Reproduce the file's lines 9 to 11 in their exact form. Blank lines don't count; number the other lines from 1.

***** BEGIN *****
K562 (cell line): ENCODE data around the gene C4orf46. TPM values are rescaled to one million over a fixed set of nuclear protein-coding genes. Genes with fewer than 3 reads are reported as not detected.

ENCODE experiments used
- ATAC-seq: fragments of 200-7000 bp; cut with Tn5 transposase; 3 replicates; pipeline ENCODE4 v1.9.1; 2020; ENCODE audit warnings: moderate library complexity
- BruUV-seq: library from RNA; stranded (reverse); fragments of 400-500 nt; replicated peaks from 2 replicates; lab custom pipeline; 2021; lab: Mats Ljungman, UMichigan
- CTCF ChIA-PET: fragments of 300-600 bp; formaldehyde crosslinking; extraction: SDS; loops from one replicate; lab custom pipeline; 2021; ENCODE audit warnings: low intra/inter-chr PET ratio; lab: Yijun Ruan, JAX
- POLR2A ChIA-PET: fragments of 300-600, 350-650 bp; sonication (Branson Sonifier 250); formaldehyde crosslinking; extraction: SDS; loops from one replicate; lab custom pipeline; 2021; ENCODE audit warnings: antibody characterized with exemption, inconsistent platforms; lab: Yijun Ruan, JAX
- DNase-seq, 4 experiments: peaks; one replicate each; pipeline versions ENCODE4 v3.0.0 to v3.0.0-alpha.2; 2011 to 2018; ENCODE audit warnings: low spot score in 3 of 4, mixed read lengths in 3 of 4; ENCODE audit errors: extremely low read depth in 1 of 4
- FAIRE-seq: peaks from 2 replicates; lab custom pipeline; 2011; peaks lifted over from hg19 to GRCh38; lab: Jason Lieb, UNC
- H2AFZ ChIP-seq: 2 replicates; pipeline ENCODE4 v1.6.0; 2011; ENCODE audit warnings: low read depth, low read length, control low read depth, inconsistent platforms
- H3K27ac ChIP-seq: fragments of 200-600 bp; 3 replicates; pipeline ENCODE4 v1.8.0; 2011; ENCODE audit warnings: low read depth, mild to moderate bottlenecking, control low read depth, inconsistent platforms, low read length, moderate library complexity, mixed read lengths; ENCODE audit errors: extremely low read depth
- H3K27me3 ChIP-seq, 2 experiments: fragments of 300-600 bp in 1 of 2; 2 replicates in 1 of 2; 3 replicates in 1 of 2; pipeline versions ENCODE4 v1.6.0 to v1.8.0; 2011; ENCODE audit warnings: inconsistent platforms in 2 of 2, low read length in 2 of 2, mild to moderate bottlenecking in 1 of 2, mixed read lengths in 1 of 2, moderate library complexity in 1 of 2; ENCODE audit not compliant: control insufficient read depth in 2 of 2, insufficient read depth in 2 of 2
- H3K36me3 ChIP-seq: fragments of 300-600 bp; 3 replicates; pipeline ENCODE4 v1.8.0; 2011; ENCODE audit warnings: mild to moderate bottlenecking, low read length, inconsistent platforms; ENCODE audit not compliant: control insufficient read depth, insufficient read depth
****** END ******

- H2AFZ ChIP-seq: 2 replicates; pipeline ENCODE4 v1.6.0; 2011; ENCODE audit warnings: low read depth, low read length, control low read depth, inconsistent platforms
- H3K27ac ChIP-seq: fragments of 200-600 bp; 3 replicates; pipeline ENCODE4 v1.8.0; 2011; ENCODE audit warnings: low read depth, mild to moderate bottlenecking, control low read depth, inconsistent platforms, low read length, moderate library complexity, mixed read lengths; ENCODE audit errors: extremely low read depth
- H3K27me3 ChIP-seq, 2 experiments: fragments of 300-600 bp in 1 of 2; 2 replicates in 1 of 2; 3 replicates in 1 of 2; pipeline versions ENCODE4 v1.6.0 to v1.8.0; 2011; ENCODE audit warnings: inconsistent platforms in 2 of 2, low read length in 2 of 2, mild to moderate bottlenecking in 1 of 2, mixed read lengths in 1 of 2, moderate library complexity in 1 of 2; ENCODE audit not compliant: control insufficient read depth in 2 of 2, insufficient read depth in 2 of 2